We've all heard it said "Don't play with your food!" Many of us have even said it to our own children. But the truth is, playing with food is actually a great opportunity for learning, as well as developing strong fine motor skills and pincer grasp.
According to a study of toddler's eating habits out of the University of Iowa, kids who throw, squish, poke, prod, or smash their food are actually learning while they play. The study suggests that messy eaters may be faster and better learners over the long run.
Published in the journal Developmental Science, the study observed how a group of 72 toddlers learned to identify nonsolid foods such as oatmeal, applesauce, and milk. The researchers found that the children who played with each substance tended to learn words associated with the items more quickly than those who didn’t. This idea is supported by a recent study which found that toddlers who play with their food are more likely to try new things and eat a more varied diet.
Researchers said that the study indicated how behavior and context are both important factors in the development of a child’s early vocabulary. They added this sort of early learning may be linked to improved cognitive development later in the child’s life.
Another fine motor skill for your toddler to master is using a spoon or fork, correctly. Show your child how you hold your eating utensils and then help them learn by placing their fingers in the right position.
By preschool or age 4, your child is probably holding and using a spoon or fork the correct way. Now, introduce some new food skills―using toothpicks for things like berries, grapes, or sliced bananas. This is a little challenging, since they will need to use both hands to get the toothpicks in―but they’ll love it! Use tweezers or tongs to pick up beans, melon balls, or peanuts. Have them use their spoon to scoop sugar, scoop sticky food that won't easily fall off, such as pudding, rice cereal, yogurt, etc. Have them use their fork to "carry" a scoop of mashed potatoes. Let them use their butter knife to slice into a cube of soft butter, scrambled eggs, jello, etc., or spread frosting on cookies, or peanut butter on a pine cone to feed the birds.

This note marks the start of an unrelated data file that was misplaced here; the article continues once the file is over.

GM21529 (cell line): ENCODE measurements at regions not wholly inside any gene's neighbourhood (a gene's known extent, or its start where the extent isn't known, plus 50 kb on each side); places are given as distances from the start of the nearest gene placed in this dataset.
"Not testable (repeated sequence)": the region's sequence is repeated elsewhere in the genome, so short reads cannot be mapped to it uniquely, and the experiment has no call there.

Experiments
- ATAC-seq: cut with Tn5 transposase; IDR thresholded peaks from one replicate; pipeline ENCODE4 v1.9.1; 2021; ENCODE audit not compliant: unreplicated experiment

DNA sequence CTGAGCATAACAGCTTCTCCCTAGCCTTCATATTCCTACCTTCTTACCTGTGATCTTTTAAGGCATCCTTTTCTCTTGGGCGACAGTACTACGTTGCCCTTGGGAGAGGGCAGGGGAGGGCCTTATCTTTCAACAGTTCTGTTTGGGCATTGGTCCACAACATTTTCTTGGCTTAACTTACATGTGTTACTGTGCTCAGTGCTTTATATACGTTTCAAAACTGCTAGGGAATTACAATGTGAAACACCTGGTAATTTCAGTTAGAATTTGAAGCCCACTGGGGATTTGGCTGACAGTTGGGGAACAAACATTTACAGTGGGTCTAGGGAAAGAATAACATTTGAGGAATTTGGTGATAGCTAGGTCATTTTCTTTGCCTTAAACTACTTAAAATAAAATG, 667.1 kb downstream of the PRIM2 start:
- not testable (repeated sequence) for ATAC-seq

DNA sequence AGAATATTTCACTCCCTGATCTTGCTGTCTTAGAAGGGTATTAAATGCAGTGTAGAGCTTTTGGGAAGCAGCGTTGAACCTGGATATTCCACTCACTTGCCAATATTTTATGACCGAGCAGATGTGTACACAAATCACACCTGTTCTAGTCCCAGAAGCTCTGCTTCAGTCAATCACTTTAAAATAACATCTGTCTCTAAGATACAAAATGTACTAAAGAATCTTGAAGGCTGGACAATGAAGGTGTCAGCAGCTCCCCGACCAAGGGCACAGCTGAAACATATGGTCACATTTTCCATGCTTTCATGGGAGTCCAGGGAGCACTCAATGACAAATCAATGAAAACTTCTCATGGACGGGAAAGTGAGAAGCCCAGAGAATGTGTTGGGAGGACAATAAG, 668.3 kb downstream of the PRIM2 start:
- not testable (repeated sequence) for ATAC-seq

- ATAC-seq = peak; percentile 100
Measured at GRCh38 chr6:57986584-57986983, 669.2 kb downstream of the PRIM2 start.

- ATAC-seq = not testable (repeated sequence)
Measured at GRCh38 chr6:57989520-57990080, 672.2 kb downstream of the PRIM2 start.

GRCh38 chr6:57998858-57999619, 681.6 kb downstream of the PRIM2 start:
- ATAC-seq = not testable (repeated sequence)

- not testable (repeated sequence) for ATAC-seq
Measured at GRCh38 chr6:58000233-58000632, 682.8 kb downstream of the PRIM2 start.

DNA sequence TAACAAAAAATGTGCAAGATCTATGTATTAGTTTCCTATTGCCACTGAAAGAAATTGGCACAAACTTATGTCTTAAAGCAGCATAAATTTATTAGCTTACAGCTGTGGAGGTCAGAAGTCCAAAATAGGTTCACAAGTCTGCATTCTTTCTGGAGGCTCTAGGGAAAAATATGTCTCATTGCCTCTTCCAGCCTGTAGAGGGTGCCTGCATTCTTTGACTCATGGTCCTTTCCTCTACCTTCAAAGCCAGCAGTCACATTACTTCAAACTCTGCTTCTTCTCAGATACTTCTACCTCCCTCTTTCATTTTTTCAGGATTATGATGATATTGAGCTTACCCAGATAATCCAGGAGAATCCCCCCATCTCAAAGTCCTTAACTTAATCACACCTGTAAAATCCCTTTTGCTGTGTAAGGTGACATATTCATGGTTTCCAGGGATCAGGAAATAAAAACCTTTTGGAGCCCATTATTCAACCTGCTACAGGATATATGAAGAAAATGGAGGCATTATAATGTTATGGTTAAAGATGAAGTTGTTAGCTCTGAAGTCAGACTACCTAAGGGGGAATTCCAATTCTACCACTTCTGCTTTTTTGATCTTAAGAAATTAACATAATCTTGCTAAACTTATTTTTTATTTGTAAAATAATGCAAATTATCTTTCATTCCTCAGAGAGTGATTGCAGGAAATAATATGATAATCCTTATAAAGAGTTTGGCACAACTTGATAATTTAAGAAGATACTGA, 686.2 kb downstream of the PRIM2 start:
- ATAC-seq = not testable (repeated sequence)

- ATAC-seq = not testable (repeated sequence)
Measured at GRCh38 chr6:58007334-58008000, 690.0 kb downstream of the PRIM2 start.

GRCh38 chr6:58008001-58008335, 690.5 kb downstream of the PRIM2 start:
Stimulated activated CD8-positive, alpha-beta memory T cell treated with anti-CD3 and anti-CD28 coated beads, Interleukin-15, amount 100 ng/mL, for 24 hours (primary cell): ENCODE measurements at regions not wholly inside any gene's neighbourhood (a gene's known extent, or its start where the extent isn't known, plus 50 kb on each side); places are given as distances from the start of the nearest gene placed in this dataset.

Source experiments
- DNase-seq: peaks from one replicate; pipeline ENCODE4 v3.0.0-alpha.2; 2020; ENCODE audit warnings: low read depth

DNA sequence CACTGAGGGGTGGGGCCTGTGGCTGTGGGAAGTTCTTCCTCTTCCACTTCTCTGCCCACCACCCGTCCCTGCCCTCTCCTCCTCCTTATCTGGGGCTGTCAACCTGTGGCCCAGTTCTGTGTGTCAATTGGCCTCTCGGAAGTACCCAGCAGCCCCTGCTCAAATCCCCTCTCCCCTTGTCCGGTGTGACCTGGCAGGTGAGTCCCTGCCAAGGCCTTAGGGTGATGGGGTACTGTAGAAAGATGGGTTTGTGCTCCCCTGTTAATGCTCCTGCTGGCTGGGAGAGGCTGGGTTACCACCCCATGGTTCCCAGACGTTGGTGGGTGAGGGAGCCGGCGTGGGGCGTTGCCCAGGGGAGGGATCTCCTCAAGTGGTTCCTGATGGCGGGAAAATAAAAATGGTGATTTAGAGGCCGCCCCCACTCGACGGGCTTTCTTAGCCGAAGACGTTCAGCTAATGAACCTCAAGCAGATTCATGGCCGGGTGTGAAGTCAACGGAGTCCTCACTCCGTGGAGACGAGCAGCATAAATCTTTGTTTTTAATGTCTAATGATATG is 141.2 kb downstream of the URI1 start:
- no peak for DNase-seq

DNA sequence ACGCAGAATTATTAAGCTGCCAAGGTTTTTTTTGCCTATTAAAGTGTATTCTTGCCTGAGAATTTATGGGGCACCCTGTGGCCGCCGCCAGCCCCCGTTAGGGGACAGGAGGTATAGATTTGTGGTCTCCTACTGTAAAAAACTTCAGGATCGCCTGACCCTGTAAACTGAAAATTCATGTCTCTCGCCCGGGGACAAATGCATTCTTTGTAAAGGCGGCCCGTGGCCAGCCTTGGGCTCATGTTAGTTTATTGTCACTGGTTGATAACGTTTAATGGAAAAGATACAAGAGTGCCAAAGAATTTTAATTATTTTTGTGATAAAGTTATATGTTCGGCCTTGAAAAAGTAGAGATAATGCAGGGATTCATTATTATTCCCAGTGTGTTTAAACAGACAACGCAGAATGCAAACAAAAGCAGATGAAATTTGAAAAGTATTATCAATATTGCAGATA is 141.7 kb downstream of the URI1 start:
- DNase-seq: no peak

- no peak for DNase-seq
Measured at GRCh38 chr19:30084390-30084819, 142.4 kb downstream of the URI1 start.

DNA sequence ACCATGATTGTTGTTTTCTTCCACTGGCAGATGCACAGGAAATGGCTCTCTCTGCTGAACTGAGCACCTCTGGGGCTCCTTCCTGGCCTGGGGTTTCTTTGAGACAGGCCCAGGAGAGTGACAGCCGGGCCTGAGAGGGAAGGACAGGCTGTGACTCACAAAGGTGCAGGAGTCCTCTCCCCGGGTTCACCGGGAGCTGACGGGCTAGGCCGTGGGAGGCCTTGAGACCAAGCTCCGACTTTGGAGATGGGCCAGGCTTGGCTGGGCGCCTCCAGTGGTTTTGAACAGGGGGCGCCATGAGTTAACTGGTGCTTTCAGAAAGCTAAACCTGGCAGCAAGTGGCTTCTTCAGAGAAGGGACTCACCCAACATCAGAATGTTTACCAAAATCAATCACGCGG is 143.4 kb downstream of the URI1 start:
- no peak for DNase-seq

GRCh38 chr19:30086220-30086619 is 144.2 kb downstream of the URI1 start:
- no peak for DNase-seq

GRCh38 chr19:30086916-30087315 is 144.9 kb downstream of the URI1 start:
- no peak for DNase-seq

Developing Pincer Grasp
When a baby first tries to pick up food from their tray, they start by raking at the food with their fingers and possibly succeeding in getting ahold of some food in a grasp with the food positioned between the palm and the fingers. As the child develops and practices, the raking of the food moves towards the index finger, and eventually becomes a pincer grasp (after it has moved through the scissor grasp, lateral grasp, etc.).
A great way to develop the pincer grasp is by putting finger foods (cereal, raisins, cooked pasta, etc.) into a muffin tin so that fingers must be used to get the food out of the tin. Other good pincer grip activities are stringing Fruit Loops or Cheerios onto pipe cleaners as worms, stringing pasta onto a string to make pasta jewelry, sorting finger food into sorting cups, or having your child pick off cereal stuck to a surface with pudding, peanut butter, etc.
So when your child starts playing with their food, don't discourage her! You'd be missing out on some great learning opportunities, and possibly a lot of fun! Remember―it's okay to play with your food!